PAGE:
These are among the many photos of Douglass I had never seen before we began systematically scouring archives.Plus, I had no idea how widely or often Douglass’s portraits were disseminated via engravings cut from them in the press.

Unknown photographer, c. 1893. National Park Service, Frederick Douglass National Historic Site.

Q. How did you determine when the photos were taken

A.Many of the photos we were able to date exactly because we have records of his speaking itinerary, so many of these photos were taken while he was on the road speaking, and many venues were ones he went to only once or only every decade or so.

In some images the date came with the provenance of the image, and then to estimate dates for which we had not contextual information, we closely analyzed the photo next to others, blowing it up, looking at every detail, trying to determine his age. It helped that he changed his facial hair so frequently.And fortunately, many of the photos we were able to date exactly from the speaking itinerary (in which we had the place of the photographer’s studio).

Q. The technology of cell phones has allowed for constant photography. As Douglass was a theorist of the technology, in your opinion, would he think this diminishes the purpose of photography or enhances it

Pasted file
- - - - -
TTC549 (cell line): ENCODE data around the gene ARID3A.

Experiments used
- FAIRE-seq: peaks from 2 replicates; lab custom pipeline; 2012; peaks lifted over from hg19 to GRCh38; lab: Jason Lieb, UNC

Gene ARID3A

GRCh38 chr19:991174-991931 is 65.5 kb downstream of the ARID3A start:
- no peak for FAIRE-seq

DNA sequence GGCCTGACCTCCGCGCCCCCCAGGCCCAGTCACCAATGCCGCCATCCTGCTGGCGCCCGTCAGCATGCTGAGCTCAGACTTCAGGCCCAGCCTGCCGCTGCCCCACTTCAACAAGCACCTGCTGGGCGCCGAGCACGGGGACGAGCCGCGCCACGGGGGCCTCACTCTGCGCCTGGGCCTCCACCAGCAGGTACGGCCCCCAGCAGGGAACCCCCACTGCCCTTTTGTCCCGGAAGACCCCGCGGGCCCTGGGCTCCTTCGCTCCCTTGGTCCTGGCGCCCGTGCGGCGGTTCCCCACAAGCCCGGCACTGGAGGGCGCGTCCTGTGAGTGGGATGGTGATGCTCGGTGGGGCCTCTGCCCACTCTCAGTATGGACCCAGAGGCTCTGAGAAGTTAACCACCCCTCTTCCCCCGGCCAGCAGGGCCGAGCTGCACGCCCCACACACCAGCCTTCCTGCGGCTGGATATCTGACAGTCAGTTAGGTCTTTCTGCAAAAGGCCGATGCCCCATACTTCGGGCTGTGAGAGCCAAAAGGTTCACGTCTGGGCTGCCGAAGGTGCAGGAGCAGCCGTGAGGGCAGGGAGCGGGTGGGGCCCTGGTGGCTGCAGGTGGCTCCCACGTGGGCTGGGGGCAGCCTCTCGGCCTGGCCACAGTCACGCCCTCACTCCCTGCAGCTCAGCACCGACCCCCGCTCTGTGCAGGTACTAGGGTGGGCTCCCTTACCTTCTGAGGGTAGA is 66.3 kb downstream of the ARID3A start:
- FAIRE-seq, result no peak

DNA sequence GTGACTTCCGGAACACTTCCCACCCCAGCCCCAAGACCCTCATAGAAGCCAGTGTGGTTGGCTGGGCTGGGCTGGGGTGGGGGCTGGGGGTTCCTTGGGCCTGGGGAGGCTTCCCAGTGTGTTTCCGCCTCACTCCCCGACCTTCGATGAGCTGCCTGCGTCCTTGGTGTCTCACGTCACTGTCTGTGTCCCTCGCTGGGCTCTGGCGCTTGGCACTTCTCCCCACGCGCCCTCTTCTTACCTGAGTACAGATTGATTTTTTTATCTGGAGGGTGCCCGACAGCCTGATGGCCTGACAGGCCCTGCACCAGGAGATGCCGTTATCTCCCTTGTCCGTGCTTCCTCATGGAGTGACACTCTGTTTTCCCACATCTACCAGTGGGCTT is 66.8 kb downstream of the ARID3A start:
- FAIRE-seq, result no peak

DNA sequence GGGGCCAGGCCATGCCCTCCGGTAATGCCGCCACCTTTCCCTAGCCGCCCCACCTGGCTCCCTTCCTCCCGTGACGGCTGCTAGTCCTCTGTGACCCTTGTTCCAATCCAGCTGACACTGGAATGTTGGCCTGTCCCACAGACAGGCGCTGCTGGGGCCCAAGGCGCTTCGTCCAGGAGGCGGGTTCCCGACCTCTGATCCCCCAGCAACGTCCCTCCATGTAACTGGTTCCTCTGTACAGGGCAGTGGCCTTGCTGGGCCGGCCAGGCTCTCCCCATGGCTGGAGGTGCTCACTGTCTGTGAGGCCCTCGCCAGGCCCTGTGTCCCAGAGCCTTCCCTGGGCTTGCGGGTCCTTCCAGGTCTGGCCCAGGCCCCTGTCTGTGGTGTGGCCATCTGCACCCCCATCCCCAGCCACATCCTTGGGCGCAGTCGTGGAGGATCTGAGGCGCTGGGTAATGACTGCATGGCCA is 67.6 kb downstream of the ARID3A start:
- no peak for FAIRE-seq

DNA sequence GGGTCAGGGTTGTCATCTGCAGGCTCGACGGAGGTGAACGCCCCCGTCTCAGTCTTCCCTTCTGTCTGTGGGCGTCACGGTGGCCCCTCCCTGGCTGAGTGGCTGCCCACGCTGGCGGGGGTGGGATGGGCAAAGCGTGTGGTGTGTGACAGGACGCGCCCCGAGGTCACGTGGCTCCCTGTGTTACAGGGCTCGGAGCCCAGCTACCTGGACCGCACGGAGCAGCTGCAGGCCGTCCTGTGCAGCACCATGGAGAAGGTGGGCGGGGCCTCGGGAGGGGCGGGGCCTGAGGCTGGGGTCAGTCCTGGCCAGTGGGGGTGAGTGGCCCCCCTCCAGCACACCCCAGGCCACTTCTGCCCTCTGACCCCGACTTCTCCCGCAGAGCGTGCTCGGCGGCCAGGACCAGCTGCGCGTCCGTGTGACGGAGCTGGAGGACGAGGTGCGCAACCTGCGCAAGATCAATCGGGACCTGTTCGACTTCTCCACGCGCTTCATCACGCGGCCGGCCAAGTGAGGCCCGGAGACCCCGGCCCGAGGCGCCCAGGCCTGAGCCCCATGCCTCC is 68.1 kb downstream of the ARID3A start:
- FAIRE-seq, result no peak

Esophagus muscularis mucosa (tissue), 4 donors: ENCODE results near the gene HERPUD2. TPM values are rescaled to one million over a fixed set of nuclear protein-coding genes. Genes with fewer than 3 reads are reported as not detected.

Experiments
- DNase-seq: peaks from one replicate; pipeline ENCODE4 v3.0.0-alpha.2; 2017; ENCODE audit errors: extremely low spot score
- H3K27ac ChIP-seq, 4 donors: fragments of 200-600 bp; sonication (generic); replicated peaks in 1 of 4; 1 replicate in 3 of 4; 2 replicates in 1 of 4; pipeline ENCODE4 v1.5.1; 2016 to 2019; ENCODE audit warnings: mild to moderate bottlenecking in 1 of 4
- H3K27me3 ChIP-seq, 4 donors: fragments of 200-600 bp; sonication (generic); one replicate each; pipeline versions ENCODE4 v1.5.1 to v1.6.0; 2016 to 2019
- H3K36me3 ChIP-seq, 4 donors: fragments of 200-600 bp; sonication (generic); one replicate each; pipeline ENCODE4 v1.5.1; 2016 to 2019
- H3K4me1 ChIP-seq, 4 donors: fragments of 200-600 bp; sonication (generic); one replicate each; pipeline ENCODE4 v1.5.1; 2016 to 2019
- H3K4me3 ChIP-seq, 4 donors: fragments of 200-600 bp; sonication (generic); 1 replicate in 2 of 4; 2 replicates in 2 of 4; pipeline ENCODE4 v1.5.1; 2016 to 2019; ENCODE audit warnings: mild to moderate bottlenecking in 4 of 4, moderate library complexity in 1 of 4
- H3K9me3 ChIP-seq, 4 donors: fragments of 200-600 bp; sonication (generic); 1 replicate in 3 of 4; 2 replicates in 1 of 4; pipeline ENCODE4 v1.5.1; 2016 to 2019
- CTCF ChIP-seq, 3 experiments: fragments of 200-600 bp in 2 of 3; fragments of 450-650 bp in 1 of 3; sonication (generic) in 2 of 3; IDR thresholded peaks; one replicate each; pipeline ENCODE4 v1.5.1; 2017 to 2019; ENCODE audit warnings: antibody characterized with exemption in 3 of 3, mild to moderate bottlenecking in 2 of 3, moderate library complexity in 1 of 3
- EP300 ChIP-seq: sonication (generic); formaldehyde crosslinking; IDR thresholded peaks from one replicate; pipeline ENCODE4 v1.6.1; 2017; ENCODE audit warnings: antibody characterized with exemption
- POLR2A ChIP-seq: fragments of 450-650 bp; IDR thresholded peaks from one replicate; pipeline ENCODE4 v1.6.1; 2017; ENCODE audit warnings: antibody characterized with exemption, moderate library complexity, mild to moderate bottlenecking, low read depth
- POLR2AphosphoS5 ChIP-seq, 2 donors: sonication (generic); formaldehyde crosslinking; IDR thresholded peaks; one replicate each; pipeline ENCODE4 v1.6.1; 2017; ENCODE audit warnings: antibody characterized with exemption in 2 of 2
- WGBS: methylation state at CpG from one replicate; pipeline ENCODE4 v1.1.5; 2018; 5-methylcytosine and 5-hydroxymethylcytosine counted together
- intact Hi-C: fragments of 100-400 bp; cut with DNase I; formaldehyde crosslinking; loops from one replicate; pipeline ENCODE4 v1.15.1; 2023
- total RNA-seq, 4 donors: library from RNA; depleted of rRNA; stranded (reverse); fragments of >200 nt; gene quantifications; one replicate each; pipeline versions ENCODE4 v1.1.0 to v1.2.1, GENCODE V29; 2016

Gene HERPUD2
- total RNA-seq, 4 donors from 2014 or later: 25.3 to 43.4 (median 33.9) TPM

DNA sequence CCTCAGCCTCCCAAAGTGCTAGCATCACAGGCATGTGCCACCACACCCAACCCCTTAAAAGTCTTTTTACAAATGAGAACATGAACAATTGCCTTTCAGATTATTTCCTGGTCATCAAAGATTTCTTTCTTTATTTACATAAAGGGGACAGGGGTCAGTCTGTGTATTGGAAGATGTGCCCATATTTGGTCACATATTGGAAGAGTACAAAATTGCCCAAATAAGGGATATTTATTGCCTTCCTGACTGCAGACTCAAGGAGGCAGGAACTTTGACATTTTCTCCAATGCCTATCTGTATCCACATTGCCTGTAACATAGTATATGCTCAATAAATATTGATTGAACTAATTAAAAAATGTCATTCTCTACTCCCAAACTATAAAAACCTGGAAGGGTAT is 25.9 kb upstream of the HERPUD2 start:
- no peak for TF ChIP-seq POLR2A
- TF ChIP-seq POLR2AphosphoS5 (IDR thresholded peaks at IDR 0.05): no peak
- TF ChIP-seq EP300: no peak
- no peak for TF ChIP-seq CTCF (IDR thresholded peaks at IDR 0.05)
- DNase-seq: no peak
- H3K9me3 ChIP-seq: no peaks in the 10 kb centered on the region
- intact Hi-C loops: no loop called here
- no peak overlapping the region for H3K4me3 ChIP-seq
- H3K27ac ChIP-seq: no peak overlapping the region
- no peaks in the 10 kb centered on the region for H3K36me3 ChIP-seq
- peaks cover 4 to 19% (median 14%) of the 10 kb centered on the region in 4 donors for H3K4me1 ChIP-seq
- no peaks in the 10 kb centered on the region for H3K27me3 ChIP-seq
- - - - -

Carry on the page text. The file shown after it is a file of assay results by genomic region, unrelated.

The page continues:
A. Douglass, I think, would have championed the use of cell phone photography as a tool for social reform.

Increasingly in America, for example, Blacks won’t leave home without a camera, usually on the cell phone, and police are thinking twice about questioning minorities, for fear of having the resulting film footage go viral.Douglass helps us [in] understanding this impulse; in fact, [he] anticipated it in his writings on photography and his portraiture.A camera, he recognized, captured a person’s essential humanity.

Unknown photographer, August 1884. “Niagara Falls, N.Y.” Albumen print. National Park Service, Frederick Douglass National Historic Site.

Q. Would he see photo sharing over social media as a method to perpetuate democracy

A. Douglass would definitely see photo-sharing over social media [as] an aspect of the medium’s democratic nature; he would have opposed “private” photos circulating in the public sphere (on social media), as he never sat for a photograph with his first wife or his three older children, based on extant images.

Q. As someone who already had vast knowledge of Douglass prior to research for this book, has encountering the new photos deepened your understanding of his cause

A. Very much so.It’s made me appreciate the intimate links between art (especially photography) on the one hand, and politics and reform on the other hand.Douglass was the first person to detail these intimate links. In my previous writing I called Douglass an artist and the abolition movement an artistic movement as much as a political movement, but this book has helped me appreciate these connections in entirely new ways.

Also, it’s been invaluable to SEE Douglass’s continual self-evolution, his ceaseless growth.

Ezra Greenleaf Weld, Aug. 22, 1850. Sixth-plate daguerreotype. J. Paul Getty Museum.